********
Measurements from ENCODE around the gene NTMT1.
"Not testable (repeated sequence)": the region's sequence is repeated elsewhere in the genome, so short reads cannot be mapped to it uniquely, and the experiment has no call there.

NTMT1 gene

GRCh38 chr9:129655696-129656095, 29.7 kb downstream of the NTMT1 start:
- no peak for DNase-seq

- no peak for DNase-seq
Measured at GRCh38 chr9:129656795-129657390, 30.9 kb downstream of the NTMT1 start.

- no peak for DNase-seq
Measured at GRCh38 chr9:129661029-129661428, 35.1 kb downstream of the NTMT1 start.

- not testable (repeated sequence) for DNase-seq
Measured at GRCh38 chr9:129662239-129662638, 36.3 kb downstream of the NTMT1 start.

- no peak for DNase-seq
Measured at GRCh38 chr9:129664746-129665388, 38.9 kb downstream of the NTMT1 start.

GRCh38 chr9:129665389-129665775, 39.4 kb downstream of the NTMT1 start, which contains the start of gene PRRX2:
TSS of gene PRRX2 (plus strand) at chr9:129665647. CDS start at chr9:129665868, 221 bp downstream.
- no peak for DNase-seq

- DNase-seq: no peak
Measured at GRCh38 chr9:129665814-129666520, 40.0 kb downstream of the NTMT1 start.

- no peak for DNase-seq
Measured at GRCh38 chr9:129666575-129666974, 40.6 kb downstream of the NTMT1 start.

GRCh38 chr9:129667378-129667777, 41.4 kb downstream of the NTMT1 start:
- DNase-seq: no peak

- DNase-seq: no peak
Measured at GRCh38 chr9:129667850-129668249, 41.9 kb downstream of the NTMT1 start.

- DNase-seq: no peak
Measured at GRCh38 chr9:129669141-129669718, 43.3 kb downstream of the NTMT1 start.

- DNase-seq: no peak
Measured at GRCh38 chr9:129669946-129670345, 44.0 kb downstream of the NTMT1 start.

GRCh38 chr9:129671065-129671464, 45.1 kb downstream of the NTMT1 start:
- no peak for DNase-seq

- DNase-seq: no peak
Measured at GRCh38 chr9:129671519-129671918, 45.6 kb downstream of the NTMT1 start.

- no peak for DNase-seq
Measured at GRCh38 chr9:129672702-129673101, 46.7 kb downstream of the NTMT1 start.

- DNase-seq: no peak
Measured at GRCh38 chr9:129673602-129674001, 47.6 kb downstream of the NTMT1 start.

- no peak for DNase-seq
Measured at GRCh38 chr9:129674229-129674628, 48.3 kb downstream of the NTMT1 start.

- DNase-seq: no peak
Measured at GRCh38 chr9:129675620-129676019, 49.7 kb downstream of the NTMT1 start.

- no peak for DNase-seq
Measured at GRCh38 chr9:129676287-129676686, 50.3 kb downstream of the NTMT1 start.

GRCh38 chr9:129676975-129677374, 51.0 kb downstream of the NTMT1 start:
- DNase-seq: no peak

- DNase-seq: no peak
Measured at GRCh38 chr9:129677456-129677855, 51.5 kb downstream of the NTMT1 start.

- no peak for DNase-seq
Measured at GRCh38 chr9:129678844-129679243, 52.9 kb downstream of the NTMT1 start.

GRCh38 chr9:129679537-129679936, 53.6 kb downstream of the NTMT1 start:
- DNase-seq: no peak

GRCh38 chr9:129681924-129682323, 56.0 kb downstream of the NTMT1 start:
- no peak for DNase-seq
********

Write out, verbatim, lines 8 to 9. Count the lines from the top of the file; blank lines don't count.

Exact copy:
- no peak for DNase-seq
Measured at GRCh38 chr9:129661029-129661428, 35.1 kb downstream of the NTMT1 start.